Tuesday, November 29, 2016


PHENOMENALITY: *marvelous*

Though THE MONSTER SQUAD was not overly successful in its initial release, the film-- directed by Fred Dekker and co-scripted by Dekker and Shane Black-- has become a cult item over the years. It's not a particular deep film, but it offers the first major "rally" of traditional American monsters since the venerable ABBOTT AND COSTELLO MEET FRANKENSTEIN.

Like the 1948 film, this one also offers the psychological thrill of the heroes getting to be "the Boys Who Cried Wolfman;" of knowing that there really are monsters and that the community at large is too dim to pick up on it. To be sure, Lou Costello's Wilbur is merely a full-grown man who acts childishly at times, while the four members of the Monster Squad are literal 12-year-old boys. I don't watch to prate too much about the typical Freudian "latency fantasies" to which kids in that age-range *may* be prone. Nevertheless, the script strongly hints at a correlation between the ages of the four main protagonists-- Sean, Patrick, Eugene, and Horace (stuck with the name "Fat Kid" for most of the picture)-- and their unrelenting passion for movie monsters. The latency interpretation is somewhat supported by the fact that Rudy, a sixteen-year-old loosely tied to the club, initially scorns the group's monster-love, just as most adults view the boys' club as a passing phase. Sean's five-year-old sister Phoebe aspires to be a member of the group, but the fact that the boys exclude her argues that the club really is for guys of a certain age. That said, if the boys have any Freudian fantasies, they're barely acknowledged by the script, except through the indirect medium of Patrick's teenaged sister, whose dubious status as a virgin becomes a humorous plot-point late in the film.

Of course, the monsters here aren't psychological fantasies, but real creatures of the dark, out to dominate the world. As in the A&C film, Count Dracula is the undisputed leader, probably because he's the most overtly Satanic figure, but in that film Dracula only aspires to use one monster as his puppet, while the original Wolf Man seeks to oppose the vampire's evil. In SQUAD the vampire-lord commands four monstrous stooges:  the Wolfman, the Gill-Man, the Mummy, and the Frankenstein Monster. However, the first three are not able to resist Dracula's power-- although the werewolf' in his normal identity makes a stab at doing so-- and only the Monster is able to win free. Dekker's Frankenstein is more like the pitiable figure of the two James Whale films than most of the creature's later incarnations, and he plays a vital role in the vampire's ultimate defeat. It's regrettable that their climactic conflict is not a major battle, for actors Duncan Regehr and Tom Noonan give their roles an aura of great formidability. By comparison, the Mummy and the Gill-Man suffer rather humiliating defeats at the hands of the preteens, though at least the Wolf Man gets the dignity of being killed with the iconic silver bullet, by none other than latter-day conversion Rudy. But all of the monsters are visually imposing, and even little Phoebe gets to play a role in their defeat.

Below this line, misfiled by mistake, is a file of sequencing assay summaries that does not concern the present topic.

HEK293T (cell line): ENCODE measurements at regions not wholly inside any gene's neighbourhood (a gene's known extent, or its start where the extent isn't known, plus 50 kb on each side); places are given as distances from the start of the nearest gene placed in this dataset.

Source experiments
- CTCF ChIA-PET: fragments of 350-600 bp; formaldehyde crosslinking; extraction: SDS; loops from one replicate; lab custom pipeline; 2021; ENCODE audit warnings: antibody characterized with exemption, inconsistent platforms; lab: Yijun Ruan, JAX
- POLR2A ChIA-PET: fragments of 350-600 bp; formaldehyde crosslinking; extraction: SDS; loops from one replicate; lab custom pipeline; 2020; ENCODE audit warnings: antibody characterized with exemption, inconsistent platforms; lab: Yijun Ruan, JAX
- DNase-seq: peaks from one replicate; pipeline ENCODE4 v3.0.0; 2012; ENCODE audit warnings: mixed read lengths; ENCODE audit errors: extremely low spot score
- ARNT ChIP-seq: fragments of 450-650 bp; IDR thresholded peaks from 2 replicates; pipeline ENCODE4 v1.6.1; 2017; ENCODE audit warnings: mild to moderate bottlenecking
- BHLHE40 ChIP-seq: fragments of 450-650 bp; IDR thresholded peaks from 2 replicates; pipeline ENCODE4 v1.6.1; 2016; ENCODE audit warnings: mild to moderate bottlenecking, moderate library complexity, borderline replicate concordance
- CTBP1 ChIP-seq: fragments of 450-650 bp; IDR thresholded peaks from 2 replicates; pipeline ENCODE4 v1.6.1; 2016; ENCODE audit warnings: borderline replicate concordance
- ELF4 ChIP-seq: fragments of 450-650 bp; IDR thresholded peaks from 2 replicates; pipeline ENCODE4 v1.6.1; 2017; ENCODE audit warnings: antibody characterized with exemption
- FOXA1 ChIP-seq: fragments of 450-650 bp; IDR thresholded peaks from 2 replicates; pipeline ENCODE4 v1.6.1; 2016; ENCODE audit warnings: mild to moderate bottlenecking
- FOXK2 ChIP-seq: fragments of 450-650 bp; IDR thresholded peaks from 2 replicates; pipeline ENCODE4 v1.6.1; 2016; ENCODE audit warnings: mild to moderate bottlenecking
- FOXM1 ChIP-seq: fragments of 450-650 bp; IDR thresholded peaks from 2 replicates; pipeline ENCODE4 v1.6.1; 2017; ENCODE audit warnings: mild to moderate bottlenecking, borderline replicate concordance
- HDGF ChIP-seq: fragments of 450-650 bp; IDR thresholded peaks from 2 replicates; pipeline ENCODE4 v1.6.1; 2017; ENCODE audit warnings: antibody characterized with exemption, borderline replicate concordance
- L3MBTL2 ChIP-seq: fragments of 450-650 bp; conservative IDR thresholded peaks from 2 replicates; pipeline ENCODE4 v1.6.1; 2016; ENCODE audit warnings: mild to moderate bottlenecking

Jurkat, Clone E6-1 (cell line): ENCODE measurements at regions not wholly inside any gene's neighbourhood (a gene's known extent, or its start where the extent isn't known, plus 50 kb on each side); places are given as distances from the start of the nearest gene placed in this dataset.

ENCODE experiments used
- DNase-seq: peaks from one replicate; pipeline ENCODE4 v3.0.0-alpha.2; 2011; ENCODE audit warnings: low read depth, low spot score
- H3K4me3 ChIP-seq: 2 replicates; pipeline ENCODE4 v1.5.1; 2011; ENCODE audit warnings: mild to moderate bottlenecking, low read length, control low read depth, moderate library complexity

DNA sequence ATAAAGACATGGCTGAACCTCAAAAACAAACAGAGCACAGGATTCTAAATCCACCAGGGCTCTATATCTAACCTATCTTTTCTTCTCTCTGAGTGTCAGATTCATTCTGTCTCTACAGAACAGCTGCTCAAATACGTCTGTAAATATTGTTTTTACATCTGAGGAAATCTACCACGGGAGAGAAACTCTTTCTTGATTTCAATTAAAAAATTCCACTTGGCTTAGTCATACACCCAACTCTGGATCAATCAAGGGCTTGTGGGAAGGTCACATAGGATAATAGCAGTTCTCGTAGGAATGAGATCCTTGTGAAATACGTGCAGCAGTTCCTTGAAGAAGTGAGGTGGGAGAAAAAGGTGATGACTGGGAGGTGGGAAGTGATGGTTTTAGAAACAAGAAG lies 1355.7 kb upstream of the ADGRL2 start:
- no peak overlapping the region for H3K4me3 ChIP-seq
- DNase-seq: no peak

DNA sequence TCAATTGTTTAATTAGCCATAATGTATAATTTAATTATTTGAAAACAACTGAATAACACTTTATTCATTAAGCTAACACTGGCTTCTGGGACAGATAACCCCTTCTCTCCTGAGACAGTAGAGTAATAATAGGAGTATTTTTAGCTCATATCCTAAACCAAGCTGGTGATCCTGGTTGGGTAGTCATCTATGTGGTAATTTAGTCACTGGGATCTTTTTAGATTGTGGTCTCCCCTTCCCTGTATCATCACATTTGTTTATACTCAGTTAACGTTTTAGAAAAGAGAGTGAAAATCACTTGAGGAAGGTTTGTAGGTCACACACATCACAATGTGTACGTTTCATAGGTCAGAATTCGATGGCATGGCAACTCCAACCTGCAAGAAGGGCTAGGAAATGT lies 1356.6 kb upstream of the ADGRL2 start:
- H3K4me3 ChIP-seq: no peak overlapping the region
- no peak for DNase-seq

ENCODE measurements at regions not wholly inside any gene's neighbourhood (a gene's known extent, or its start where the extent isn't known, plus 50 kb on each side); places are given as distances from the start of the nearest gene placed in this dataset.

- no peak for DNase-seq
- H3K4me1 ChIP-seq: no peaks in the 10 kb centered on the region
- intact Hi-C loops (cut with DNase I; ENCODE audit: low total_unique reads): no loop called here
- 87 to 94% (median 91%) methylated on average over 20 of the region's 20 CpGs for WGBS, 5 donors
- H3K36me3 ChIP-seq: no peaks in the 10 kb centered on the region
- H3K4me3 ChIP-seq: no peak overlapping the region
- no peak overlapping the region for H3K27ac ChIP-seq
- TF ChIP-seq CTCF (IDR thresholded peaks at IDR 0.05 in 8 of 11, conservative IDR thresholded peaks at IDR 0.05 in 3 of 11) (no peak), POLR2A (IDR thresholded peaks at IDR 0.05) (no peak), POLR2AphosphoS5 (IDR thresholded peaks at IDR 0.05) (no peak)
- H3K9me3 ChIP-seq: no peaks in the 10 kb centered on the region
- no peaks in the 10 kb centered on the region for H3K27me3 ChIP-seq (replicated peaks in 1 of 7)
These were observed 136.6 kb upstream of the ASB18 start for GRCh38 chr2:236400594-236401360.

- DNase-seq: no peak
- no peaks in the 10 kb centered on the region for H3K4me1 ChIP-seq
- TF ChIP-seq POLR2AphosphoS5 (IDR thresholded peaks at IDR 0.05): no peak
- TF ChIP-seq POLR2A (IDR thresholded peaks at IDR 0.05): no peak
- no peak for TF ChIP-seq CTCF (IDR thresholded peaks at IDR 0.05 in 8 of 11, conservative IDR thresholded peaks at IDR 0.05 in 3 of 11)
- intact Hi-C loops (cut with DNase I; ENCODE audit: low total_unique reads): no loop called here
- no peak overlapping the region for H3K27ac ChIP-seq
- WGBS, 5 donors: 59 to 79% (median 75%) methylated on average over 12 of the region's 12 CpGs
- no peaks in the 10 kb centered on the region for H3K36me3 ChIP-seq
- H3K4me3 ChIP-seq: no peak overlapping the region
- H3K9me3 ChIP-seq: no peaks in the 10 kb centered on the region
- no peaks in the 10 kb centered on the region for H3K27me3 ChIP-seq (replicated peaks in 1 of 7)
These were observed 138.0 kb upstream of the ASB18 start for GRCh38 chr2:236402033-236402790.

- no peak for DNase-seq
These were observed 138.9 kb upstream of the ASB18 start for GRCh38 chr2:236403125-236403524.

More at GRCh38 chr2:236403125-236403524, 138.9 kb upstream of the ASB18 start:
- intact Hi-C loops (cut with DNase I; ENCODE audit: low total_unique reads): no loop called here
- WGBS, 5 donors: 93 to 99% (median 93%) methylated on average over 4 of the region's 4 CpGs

The "McGuffin" over which the two groups struggle is a mystic amulet, which, rather confusingly, has the potential to either (1) give Dracula and his minions ultimate power over mankind, or (2) exile all of the monsters into a formless limbo. Given that I subjected the kids to Freudian dissection, I might as well subject the amulet to the Jungian magnifying glass. Dekker and Black don't explain the magical bauble, but IMO it represents the power of the imagination itself, which possesses, among other things, the power to bring fictional monsters to life. It's also a power that the kids, despite their love of creepy things, must foreswear by the film's end, as they cast all of the creatures back into the unreality that spawned them. In the film's most poignant moment, even the Frankenstein Monster, despite having aided the Squad, must return to the void (or collective unconscious), unable to fit into the real world from which he sprung.

That said, the film ends with a vindication of fantasy, rather than an injunction to "put away childish things." There are apparently no more monsters on Earth, but nonetheless the movie's last lines consist of Sean telling a flummoxed army officer that he and his friends are "the Monster Squad." Possibly Dekker just wanted to suggest the possibility of a sequel to investors. Yet Dekker's conclusion also celebrates the fantasies of kid-hood-- which certainly includes the wish-dream of being able to defeat evil, even when you haven't yet got your full growth, and even when all the older folks can't see that you're in the right.

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